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My children have always been digitally active, and as I look back over the years, one of the best choices I made was to show my children from the beginning the dangers of over-sharing. I remember when my daughter asked me for Instagram and after it passed the app test. (it was NOT a social site in the past, but we might discuss that in a different article) Before I let her run wild with it, taking and posting photos to the internet for the world to see, I did so a couple of things and made a brief training lesson for her. Here is what I did and why.

First thing I did so was to really have a conversation with her about WHY she wanted it. At the time it absolutely was merely a repository for photos. You will make an account, choose who’d usage of your account and then upload photos to the account. People who have been allowed access could browse your photos, maybe discuss them. It absolutely was a less complicated time. Anyways, during this conversation, she relayed in my experience several well thought-out, valid reasoned explanations why a healthy happy teen girl may want to share photos, and so we proceeded to talk about what was appropriate to share. Now all of us obviously know very well what comes to mind first when someone mentions a young adult girl posting photos on the Internet, and frankly, I have never had a concern with her being provocative or scandalous, so although our conversation hit that topic, it did not stop there or even focus there. What we discussed during our talk was the content of the data within and with the photo, i.e., the metadata. She was required to turn location information off on the photos she posted so that no you can track her or map her from the GPS data that’s attached to most smartphone photos.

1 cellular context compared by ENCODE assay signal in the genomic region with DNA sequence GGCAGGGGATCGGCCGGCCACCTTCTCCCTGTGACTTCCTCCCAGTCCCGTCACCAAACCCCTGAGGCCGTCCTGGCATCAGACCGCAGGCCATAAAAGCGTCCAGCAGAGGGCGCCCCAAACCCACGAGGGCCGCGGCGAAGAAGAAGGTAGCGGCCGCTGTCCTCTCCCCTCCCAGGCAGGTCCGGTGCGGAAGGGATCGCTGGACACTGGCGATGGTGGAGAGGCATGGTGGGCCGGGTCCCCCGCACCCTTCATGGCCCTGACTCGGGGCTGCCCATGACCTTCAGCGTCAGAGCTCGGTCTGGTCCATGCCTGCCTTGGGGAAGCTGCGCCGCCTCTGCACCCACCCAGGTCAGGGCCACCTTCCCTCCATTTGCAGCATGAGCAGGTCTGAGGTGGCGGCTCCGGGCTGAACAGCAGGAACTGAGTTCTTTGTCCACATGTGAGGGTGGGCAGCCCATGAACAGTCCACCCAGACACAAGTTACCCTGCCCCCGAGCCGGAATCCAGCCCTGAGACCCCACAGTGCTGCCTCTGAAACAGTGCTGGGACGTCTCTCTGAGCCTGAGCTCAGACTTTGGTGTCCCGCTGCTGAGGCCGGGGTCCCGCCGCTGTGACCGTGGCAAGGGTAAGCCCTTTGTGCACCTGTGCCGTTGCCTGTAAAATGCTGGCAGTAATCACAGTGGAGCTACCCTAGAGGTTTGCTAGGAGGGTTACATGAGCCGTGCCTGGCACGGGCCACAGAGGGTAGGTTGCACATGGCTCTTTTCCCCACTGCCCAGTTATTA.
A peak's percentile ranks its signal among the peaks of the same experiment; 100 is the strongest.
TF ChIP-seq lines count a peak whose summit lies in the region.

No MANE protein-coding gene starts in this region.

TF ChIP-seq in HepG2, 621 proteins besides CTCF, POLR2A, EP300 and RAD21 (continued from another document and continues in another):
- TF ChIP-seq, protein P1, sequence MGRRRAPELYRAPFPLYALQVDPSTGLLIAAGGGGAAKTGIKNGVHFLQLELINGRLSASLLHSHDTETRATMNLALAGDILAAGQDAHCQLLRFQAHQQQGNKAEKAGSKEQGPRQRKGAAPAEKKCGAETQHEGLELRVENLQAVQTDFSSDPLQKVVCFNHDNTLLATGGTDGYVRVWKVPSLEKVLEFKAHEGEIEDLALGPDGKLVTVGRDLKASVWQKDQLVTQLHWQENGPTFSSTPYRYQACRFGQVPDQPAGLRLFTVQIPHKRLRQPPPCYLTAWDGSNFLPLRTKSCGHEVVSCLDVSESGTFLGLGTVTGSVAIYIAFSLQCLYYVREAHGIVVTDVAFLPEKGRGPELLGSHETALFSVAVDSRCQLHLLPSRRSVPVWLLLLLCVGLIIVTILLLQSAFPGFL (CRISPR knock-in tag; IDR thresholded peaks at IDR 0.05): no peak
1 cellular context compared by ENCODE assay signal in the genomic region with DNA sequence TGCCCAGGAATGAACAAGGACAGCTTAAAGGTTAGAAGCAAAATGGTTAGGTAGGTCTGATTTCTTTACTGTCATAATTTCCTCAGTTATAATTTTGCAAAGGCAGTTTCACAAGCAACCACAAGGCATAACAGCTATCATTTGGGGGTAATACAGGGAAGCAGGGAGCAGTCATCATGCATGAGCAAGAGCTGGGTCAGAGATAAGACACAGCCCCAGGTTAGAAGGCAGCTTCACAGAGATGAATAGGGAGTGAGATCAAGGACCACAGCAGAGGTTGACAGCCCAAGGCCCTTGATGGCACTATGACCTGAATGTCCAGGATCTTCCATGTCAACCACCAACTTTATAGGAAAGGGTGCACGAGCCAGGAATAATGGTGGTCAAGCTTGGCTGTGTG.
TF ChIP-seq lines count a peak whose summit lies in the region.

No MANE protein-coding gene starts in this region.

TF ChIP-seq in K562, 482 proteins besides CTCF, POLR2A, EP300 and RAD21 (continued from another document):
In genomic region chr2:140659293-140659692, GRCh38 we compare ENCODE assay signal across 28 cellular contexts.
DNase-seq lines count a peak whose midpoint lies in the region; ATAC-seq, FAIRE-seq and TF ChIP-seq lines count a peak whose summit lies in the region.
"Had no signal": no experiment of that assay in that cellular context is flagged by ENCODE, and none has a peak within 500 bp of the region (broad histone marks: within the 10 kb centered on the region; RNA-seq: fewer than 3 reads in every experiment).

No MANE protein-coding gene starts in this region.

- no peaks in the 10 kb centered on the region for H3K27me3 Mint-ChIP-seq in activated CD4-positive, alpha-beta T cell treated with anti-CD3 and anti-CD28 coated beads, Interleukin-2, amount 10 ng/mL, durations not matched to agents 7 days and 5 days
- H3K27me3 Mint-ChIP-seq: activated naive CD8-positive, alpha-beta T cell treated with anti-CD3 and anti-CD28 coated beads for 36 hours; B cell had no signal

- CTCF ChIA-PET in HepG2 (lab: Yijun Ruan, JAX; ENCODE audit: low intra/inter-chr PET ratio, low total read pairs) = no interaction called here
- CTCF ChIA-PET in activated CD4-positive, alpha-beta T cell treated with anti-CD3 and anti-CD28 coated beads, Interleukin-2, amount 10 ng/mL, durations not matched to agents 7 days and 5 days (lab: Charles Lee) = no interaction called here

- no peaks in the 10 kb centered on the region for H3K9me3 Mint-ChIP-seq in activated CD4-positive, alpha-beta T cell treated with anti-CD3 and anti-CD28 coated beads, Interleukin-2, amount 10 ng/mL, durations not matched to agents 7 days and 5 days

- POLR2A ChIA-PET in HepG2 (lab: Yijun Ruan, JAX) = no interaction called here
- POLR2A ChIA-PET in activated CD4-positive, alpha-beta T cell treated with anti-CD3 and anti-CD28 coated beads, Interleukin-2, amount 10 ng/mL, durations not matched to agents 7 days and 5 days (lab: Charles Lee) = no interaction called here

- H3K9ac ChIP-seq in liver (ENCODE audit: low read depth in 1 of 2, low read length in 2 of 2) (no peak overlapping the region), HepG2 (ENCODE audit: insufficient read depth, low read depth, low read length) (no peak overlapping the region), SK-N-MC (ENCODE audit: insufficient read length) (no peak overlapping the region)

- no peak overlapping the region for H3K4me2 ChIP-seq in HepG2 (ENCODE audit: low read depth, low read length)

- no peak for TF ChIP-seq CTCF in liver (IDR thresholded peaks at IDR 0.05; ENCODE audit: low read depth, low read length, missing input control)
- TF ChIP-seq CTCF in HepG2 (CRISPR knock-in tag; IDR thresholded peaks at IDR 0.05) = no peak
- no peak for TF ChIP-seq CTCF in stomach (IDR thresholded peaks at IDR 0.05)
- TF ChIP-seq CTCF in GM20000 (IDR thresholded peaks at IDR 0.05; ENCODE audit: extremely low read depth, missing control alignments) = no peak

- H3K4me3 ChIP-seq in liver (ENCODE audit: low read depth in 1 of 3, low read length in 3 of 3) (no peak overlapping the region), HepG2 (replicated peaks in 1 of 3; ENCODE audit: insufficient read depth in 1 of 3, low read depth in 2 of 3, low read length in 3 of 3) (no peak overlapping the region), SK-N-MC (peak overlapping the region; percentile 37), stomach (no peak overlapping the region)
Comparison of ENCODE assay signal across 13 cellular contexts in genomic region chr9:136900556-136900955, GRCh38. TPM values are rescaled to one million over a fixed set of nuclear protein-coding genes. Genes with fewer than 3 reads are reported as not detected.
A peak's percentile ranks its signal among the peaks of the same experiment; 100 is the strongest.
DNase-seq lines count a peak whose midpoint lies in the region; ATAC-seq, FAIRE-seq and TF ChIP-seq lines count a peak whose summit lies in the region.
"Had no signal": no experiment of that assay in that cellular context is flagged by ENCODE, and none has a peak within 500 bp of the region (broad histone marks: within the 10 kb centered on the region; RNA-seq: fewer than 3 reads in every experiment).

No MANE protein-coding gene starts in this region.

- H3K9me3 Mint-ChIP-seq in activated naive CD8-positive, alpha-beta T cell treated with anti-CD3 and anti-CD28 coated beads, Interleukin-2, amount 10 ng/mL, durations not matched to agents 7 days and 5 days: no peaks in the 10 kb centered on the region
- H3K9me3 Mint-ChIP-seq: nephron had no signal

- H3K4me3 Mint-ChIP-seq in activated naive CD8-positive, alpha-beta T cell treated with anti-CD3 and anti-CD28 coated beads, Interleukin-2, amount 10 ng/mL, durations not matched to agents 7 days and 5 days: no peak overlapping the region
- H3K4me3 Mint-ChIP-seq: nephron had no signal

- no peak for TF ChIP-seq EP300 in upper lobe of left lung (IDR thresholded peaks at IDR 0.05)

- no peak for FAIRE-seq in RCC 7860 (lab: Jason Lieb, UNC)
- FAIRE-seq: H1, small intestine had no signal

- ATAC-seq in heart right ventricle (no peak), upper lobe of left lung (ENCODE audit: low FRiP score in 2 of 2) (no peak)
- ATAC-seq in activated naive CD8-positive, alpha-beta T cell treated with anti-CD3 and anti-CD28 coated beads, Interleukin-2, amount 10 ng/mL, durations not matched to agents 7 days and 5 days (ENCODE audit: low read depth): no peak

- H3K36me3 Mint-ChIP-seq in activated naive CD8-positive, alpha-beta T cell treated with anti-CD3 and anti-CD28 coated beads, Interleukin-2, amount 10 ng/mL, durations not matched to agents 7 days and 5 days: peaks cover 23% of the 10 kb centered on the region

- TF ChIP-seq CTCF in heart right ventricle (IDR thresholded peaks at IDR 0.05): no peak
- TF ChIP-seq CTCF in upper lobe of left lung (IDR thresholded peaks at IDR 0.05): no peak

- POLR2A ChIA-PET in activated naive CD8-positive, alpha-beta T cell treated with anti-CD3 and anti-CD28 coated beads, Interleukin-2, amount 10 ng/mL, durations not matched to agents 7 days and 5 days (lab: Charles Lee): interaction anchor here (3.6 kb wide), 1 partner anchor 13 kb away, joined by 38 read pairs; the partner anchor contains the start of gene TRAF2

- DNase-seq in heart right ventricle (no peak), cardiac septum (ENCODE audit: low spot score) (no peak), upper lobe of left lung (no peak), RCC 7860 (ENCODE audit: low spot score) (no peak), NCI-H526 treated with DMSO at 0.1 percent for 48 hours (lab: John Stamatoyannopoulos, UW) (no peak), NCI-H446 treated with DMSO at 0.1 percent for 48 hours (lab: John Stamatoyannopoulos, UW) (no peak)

Before we continue with the lesson I had with my daughter, I want to take the time and explain WHY it is very important to show location services off for the camera app or remove location data from photos before children post them. (I do NOT recommend turning all location services off on your own child’s device since they are very handy for other such things as locating your child, or getting a device they lost… but which will be covered in future articles… )